When mount Saint Helens blew its top in 1980, the eruption
caught the citizenry of the state of Washington off-guard. This
Sunday at 11:30 a.m. Eastern Time there will be an implosion, of
the Kingdome, that has been so eagerly anticipated by
Washingtonians that they have been scrutinizing the proceedings
more extensively than the feds did Bill Gates's E-mail. It's as
if that state's fans, in trying to come to terms with the loss
of Ken Griffey Jr. and his moon-shot homers have grown giddy
over the prospect of one last blast.
Beginning at 11 a.m. Kent, Wash., native Kenny Mayne will host
Classic's first live event. Mayne, who will be joined by former
SuperSonics Jack Sikma and Slick Watts as well as former
Seahawks quarterback Dave Krieg, was in the Kingdome for a Billy
Graham crusade in 1976, the year the dome opened. "I don't want
to see it [go], to be honest," says Mayne, one of the few people
who remember the dome fondly. "I'm hoping that some anarchists
are still in town from the WTO conference, and that they'll
chain themselves to the building."
This could be the most-watched live sports-related implosion
since Al Campanis appeared on Nightline, and in the wired, weird
world of the Pacific Northwest, TV isn't the only medium
covering the event. Numerous Web sites devoted to the event have
sprung up in recent weeks. Here are a few of our favorites:
The trivia page on this site asks which Seattle landmark would
fit inside the dome (answer: the 605-foot-tall Space Needle).
Better yet is the Imploder, which invites you to "blow your own
dome." You can drop and drag five bundles of dynamite on a
diagram of the dome and then press DETONATE. A 100% destruction
elicits cheers louder than any heard by a Mariners pitcher last
March 27, 2000
This "former Microsoft employee" lives across the street from
the ill-fated dome. Inspired by the Harvey Keitel character in
the 1995 film Smoke, she has taken a photo of the Kingdome every
Sunday at 9 a.m. for the past three years. Since January, Dennis
has been posting another of her prints each day.
This Microsoft-sponsored site offers 3-D glasses for the 3-D
images of the destruction it will post. It will also have a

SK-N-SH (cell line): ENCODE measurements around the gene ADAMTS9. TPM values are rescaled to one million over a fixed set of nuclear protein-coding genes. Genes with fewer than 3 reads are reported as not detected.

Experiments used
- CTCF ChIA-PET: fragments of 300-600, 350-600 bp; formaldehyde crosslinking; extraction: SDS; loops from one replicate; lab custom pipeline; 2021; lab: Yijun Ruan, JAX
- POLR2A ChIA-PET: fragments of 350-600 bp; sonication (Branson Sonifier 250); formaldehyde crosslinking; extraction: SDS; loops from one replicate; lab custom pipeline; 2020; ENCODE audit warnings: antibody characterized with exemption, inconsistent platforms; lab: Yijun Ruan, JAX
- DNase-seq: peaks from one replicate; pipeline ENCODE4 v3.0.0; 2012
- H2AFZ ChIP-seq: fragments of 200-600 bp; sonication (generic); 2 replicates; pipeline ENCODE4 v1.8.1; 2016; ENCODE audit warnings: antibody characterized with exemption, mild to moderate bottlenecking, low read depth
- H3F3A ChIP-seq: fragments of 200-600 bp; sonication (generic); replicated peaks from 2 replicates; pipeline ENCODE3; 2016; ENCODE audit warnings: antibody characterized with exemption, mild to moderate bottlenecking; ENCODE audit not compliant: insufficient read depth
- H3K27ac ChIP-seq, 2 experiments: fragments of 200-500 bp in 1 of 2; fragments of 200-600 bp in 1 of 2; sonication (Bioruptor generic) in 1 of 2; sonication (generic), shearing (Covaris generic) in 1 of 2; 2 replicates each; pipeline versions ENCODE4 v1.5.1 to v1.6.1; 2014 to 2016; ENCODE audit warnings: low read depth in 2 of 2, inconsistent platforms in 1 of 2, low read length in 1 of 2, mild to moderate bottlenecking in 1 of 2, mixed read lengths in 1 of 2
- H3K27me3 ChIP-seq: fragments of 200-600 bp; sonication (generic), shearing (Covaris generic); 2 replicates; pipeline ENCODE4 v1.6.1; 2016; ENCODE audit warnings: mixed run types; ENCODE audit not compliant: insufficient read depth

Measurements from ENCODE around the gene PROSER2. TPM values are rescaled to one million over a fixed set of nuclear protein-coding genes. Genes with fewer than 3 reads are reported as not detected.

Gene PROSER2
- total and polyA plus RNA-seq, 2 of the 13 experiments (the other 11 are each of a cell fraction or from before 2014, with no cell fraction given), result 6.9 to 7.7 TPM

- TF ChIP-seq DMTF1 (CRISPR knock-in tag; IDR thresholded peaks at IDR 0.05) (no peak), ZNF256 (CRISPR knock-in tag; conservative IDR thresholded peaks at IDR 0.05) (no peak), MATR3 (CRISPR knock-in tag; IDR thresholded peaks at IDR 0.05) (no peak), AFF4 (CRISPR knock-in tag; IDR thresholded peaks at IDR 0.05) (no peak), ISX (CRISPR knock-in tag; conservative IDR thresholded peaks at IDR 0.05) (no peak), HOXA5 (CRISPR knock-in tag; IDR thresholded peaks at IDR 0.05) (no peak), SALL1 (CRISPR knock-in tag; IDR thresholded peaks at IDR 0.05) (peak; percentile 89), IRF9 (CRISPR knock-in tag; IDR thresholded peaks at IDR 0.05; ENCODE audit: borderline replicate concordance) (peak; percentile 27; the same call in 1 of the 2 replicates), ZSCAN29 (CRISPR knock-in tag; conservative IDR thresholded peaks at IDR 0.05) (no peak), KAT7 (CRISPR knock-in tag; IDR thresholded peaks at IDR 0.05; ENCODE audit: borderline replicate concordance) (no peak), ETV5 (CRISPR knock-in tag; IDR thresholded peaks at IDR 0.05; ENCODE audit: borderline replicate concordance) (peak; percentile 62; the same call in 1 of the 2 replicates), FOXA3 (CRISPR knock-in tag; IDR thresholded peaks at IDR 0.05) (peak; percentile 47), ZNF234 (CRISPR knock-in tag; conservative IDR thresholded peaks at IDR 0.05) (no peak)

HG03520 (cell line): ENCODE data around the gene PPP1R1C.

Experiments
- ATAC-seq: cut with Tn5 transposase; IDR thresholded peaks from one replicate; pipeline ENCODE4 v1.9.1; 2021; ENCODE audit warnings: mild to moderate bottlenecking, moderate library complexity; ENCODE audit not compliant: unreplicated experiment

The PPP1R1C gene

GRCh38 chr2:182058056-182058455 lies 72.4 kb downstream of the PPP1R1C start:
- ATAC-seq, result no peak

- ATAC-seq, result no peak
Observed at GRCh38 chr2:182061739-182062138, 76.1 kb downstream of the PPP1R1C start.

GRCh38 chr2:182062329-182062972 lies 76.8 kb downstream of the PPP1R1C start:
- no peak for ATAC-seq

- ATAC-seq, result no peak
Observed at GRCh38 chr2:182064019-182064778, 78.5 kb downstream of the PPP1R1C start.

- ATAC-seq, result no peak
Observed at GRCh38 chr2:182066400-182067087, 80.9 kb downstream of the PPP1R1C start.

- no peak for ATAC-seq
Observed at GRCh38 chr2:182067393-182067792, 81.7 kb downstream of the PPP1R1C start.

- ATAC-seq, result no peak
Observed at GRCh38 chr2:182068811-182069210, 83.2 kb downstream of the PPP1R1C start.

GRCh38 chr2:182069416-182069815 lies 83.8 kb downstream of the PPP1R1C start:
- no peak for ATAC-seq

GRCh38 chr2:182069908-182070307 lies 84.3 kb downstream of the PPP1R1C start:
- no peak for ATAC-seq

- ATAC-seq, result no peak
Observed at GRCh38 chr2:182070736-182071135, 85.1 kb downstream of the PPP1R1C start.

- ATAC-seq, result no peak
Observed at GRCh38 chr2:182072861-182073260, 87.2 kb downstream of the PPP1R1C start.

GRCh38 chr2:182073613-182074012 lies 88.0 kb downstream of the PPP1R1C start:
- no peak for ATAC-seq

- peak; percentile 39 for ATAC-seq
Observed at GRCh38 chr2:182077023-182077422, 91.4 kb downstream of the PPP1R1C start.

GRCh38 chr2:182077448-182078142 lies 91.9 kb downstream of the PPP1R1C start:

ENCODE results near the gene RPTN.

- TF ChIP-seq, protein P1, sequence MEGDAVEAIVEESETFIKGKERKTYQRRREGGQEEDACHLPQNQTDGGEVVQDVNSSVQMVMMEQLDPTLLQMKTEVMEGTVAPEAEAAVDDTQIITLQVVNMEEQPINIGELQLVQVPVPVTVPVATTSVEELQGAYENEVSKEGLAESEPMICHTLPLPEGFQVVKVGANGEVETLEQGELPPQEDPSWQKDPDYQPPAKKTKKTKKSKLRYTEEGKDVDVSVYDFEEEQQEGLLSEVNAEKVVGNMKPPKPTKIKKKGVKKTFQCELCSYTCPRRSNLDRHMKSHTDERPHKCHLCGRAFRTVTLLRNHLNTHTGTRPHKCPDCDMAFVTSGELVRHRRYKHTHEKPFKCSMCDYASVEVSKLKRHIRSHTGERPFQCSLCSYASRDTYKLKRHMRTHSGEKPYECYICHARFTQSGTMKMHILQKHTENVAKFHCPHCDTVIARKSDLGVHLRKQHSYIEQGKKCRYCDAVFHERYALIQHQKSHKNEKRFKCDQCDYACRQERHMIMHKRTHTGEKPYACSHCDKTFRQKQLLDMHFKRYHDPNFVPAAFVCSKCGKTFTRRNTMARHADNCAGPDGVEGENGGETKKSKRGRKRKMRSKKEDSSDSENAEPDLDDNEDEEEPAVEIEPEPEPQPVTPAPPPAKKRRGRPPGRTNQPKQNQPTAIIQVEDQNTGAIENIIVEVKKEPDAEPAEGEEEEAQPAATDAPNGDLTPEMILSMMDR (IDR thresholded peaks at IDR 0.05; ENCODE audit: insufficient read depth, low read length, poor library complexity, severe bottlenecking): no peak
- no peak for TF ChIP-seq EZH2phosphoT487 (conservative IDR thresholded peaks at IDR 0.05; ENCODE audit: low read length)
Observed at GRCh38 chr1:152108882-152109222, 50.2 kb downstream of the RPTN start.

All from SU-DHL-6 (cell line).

Webcast of the implosion and has footage of other famous
If you must witness the big bang in person, call the Providence
Mount Saint Vincent Foundation (206-938-8994). From its
11th-floor offices, you can enjoy a good view of the
goings-down--and a champagne brunch--for $250. Two small
conference rooms can each be had for $5,000. All proceeds go to
charity. The foundation's director, Susan Clark, isn't planning
to serve afternoon tea. "People get a charge out of seeing big
structures fall down," Clark says, "but once the dust settles,
they'll be ready to leave."
THEY'VE GOT SPIRIT
A nationwide network of eager (and unpaid) correspondents puts
high school sports on-line
"All high school sports," says Jonathan Segal, paraphrasing
fellow Bay Stater Tip O'Neill, "are local. So when I created a
Web site devoted to prep athletics, I wanted to see it covered
nationally but at a grassroots level." Last September, Segal, a
former high school sports beat writer for The New Haven (Conn.)
Register, launched Schoolsports.com (www.schoolsports.com). His
unpaid student correspondents cover their schools while a crew
of staffers maintains the site and edits copy. Segal's empire
has grown to 1,000 schools in 20 metropolitan areas, and his
staff, housed above a Boston muffler shop, has increased from
five to 50. "The idea seemed like a no-brainer," says Segal, 31.
"Teenage jocks get a thrill from seeing their name in print, and
retailers love teens."
The site has rosters, schedules, results and articles, and even
lists coaching vacancies. (Last week Riverwood High in Atlanta
was seeking a varsity football coach, and Burlington [Mass.]
High needed a cheerleading coach.) A page called "The Big Thumb"
provides the only commentary: Recently it opposed a Maryland
high school rule invoked to DQ a runner at the state meet
because his plaid boxers were visible (solid colored underwear
would have been permissible).
The majority of the articles are too homer-ish. Segal concedes
that "we're trying to do positive stories," but that translates
into dull reading. Memo to Segal's adolescent scribes: Just
because you're unpaid doesn't mean you can't be unbiased.
"Does the NBA realize how many exhibitionists there are in the
locker rooms around the league? Is that what we want America,
along with the rest of the world, tuning in for? I'm sorry, did
I miss something? Did Hugh Hefner put in a bid to buy a
Lakers forward RICK FOX, on AthletesDirect.com, commenting on
the NBA's plan to allow TV cameras in the locker room